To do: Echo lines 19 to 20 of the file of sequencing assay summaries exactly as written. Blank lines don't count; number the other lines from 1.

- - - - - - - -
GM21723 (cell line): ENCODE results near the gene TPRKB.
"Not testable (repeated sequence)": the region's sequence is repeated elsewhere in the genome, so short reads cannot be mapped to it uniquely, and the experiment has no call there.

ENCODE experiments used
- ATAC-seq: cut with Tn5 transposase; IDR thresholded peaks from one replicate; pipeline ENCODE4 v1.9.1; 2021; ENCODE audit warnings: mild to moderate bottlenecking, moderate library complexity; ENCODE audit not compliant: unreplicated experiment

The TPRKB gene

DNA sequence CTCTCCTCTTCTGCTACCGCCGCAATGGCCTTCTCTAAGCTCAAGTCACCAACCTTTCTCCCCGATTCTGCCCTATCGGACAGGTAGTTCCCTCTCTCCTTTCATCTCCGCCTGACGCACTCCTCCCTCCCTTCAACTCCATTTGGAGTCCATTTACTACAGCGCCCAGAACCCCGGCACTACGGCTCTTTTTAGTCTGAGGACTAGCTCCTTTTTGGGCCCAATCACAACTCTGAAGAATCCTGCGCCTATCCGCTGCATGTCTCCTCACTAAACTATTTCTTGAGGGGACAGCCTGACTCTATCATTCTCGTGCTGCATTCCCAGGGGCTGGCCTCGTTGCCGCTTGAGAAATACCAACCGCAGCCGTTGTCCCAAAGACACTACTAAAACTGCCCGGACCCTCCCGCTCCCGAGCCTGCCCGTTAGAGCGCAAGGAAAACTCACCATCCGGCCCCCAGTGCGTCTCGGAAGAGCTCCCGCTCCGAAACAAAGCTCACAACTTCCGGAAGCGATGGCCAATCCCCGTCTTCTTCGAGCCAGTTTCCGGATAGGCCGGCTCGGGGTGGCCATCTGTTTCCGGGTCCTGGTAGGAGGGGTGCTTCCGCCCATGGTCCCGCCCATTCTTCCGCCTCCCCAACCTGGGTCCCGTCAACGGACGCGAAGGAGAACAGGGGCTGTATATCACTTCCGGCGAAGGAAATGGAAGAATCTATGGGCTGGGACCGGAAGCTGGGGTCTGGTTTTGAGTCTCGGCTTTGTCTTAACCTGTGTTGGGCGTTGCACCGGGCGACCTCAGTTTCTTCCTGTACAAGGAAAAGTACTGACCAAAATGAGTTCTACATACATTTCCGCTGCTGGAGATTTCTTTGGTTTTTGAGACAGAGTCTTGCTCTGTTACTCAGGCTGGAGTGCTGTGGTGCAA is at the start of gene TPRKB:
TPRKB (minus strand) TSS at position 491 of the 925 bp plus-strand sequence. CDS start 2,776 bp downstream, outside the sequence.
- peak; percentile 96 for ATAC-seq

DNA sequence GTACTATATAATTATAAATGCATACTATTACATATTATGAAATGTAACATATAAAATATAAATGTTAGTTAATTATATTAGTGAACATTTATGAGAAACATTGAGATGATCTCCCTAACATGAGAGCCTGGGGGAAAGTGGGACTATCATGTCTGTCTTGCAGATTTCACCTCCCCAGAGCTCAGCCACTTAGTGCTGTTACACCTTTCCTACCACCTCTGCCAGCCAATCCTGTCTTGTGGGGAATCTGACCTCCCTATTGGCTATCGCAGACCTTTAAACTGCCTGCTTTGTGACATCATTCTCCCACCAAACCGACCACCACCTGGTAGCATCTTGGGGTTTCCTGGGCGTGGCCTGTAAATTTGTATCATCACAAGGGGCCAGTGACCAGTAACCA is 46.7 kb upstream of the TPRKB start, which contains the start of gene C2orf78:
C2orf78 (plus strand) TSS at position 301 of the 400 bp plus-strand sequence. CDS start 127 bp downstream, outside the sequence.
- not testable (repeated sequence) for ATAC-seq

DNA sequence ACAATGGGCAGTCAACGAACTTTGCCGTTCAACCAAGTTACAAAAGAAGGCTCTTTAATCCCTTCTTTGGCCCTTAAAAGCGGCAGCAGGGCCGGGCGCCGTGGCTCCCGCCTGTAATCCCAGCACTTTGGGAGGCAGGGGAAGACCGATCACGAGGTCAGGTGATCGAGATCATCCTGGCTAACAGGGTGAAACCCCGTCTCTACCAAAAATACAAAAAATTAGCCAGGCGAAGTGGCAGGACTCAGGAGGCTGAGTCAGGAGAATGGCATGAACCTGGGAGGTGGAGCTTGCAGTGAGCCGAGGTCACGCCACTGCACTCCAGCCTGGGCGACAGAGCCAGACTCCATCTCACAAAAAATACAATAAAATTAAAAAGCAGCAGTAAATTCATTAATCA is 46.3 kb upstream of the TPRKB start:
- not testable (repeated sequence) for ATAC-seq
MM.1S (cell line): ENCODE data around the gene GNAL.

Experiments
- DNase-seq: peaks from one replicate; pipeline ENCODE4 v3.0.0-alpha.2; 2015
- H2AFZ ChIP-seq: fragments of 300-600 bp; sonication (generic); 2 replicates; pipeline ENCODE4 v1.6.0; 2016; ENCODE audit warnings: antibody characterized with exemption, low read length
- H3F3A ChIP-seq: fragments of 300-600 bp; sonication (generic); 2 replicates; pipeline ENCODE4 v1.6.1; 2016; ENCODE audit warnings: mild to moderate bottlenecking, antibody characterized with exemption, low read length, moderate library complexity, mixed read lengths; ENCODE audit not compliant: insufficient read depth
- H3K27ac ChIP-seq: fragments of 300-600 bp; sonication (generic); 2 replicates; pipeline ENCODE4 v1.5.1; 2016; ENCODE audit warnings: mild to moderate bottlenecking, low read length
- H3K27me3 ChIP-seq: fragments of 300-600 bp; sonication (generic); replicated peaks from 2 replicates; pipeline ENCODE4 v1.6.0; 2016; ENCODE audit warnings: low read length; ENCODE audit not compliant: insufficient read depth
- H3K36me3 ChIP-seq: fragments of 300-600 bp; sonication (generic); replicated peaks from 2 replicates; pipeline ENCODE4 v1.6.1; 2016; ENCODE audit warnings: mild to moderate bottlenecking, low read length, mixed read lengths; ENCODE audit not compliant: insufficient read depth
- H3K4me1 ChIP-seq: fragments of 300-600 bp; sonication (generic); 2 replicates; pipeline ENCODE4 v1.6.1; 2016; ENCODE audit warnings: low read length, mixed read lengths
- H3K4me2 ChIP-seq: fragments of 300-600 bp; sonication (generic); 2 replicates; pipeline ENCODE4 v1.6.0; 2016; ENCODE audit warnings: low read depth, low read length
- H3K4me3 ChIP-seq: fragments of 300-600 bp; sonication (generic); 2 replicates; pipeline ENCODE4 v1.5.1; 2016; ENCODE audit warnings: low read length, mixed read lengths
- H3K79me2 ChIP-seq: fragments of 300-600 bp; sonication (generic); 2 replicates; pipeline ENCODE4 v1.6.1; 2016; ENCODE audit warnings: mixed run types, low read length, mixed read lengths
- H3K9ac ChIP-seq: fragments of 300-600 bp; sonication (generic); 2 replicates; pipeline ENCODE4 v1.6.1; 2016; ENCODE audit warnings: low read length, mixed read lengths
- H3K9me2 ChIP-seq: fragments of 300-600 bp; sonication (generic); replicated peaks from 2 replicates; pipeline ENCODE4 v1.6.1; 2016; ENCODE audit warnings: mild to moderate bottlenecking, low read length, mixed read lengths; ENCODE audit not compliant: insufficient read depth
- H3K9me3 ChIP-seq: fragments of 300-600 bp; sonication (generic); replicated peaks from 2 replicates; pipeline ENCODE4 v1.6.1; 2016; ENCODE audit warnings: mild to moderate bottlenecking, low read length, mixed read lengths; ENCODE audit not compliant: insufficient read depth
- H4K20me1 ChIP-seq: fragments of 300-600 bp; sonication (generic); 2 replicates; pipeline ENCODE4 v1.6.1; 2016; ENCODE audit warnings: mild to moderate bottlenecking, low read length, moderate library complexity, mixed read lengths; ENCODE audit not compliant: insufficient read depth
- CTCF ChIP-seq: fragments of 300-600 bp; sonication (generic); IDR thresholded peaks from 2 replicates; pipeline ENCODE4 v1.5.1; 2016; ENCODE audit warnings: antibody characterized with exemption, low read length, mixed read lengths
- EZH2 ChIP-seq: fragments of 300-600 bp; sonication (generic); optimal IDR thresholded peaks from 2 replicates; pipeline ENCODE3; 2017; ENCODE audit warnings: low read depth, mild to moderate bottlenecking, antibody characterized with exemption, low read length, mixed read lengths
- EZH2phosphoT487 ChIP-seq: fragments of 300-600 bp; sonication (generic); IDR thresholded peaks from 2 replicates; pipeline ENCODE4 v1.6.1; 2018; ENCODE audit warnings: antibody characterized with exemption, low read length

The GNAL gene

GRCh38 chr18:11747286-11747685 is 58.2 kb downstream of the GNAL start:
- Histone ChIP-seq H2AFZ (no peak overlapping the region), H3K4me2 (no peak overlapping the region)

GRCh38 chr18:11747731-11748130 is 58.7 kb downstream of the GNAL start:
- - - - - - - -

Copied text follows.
- H3K27ac ChIP-seq: fragments of 300-600 bp; sonication (generic); 2 replicates; pipeline ENCODE4 v1.5.1; 2016; ENCODE audit warnings: mild to moderate bottlenecking, low read length
- H3K27me3 ChIP-seq: fragments of 300-600 bp; sonication (generic); replicated peaks from 2 replicates; pipeline ENCODE4 v1.6.0; 2016; ENCODE audit warnings: low read length; ENCODE audit not compliant: insufficient read depth